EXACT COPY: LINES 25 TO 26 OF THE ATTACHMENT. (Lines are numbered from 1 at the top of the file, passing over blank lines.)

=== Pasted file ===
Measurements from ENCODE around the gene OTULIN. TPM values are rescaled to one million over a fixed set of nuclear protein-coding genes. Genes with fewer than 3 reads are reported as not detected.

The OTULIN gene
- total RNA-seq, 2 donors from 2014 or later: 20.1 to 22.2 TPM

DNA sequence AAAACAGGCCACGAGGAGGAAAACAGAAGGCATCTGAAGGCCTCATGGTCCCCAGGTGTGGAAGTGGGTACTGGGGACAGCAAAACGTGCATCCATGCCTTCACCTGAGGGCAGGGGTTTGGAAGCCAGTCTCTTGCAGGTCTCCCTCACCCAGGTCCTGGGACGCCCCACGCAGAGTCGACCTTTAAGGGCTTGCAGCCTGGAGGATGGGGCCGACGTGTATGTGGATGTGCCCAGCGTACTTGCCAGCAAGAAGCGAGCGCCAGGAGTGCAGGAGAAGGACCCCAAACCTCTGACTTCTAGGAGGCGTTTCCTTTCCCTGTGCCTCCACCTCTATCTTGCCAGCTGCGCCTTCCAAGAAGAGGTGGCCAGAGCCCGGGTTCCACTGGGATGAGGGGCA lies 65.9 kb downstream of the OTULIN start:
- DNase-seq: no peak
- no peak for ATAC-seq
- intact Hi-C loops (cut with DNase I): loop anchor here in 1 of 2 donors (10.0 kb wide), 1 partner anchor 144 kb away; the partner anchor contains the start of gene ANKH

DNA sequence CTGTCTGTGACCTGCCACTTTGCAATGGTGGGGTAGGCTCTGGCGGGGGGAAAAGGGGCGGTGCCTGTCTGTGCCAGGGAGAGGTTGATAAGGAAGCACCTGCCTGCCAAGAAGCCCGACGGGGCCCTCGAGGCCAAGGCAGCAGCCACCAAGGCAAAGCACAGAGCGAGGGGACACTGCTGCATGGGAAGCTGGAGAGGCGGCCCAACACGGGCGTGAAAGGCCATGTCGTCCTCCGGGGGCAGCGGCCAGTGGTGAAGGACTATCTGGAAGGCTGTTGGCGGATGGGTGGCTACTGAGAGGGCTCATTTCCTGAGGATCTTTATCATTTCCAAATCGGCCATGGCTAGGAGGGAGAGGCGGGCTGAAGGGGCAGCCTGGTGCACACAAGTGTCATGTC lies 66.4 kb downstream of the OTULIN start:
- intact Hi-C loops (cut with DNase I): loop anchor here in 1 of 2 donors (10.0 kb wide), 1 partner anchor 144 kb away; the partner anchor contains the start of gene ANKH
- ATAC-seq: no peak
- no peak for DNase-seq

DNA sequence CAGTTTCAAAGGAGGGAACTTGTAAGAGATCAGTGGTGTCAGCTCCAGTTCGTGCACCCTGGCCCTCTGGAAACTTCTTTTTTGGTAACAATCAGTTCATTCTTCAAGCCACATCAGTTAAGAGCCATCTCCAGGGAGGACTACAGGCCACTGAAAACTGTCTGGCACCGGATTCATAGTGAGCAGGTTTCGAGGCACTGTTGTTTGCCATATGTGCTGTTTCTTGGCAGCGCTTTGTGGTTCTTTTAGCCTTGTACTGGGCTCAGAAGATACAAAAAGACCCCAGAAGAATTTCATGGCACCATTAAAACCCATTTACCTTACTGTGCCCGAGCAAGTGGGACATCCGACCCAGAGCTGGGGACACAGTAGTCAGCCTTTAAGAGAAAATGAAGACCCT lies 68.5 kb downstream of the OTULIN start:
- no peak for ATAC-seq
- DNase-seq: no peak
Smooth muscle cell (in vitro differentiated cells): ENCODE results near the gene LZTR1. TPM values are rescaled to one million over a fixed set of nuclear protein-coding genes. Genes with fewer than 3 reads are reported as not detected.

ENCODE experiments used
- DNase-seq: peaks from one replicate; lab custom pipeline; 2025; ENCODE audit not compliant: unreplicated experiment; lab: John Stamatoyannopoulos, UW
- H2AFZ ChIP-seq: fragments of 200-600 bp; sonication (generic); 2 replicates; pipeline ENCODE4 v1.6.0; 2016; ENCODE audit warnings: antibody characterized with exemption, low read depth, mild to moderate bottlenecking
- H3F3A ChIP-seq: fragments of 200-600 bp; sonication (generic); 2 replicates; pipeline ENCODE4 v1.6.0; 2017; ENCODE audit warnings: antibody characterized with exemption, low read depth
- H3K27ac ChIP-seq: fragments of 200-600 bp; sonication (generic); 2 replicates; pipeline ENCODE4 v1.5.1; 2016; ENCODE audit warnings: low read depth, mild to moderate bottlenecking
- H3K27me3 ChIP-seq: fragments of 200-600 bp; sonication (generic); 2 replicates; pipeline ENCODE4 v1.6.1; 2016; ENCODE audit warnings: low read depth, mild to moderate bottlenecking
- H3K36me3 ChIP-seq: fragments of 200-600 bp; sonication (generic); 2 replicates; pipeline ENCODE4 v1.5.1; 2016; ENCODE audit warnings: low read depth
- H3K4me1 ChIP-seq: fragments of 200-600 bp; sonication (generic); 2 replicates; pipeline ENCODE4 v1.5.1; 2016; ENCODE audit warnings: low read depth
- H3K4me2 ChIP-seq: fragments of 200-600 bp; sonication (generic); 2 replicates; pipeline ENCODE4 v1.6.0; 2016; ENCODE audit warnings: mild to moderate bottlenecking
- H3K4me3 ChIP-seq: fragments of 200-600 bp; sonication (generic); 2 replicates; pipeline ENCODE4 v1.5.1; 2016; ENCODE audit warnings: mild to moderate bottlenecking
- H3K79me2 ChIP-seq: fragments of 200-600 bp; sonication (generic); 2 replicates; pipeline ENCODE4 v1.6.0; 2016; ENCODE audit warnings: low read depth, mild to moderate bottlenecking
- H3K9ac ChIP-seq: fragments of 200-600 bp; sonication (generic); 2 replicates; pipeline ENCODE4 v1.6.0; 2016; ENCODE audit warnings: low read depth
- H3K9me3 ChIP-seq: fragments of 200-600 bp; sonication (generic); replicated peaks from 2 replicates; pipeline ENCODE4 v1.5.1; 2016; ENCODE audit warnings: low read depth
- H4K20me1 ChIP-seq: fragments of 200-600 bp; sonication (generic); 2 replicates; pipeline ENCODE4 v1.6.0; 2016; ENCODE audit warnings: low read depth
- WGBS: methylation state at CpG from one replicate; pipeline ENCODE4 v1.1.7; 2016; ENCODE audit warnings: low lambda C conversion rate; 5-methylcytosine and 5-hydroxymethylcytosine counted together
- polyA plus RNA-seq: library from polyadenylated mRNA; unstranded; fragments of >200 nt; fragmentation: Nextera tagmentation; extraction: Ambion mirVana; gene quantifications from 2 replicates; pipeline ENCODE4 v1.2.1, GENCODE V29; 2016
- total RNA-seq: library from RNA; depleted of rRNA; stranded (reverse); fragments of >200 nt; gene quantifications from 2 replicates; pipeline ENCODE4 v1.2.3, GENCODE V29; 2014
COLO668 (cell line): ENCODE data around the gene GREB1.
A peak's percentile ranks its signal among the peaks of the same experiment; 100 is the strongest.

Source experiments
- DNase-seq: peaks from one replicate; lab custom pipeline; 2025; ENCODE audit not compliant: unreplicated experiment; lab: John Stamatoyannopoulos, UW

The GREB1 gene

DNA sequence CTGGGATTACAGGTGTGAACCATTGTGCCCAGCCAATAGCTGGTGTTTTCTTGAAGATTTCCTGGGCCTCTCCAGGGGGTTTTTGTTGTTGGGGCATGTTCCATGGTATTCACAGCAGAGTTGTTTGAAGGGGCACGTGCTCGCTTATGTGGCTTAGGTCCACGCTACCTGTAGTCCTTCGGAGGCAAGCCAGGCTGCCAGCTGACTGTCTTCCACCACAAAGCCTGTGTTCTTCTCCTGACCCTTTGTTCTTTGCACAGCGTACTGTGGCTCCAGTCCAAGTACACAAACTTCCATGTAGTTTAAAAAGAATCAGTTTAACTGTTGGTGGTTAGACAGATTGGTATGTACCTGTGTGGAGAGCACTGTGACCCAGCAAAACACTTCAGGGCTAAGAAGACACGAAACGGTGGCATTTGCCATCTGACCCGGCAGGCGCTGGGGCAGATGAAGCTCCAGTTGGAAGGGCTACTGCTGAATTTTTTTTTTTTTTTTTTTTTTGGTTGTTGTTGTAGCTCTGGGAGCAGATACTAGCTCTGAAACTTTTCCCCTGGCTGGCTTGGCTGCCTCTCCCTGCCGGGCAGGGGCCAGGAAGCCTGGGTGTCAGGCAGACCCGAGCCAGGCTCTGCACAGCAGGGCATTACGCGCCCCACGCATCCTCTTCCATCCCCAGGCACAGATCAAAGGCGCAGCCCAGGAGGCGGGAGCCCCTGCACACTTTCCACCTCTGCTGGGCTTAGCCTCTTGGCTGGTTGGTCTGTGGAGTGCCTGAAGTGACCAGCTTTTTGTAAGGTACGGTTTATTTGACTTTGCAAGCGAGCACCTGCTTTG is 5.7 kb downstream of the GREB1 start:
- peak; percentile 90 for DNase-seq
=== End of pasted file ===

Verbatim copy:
- H3K4me3 ChIP-seq: fragments of 200-600 bp; sonication (generic); 2 replicates; pipeline ENCODE4 v1.5.1; 2016; ENCODE audit warnings: mild to moderate bottlenecking
- H3K79me2 ChIP-seq: fragments of 200-600 bp; sonication (generic); 2 replicates; pipeline ENCODE4 v1.6.0; 2016; ENCODE audit warnings: low read depth, mild to moderate bottlenecking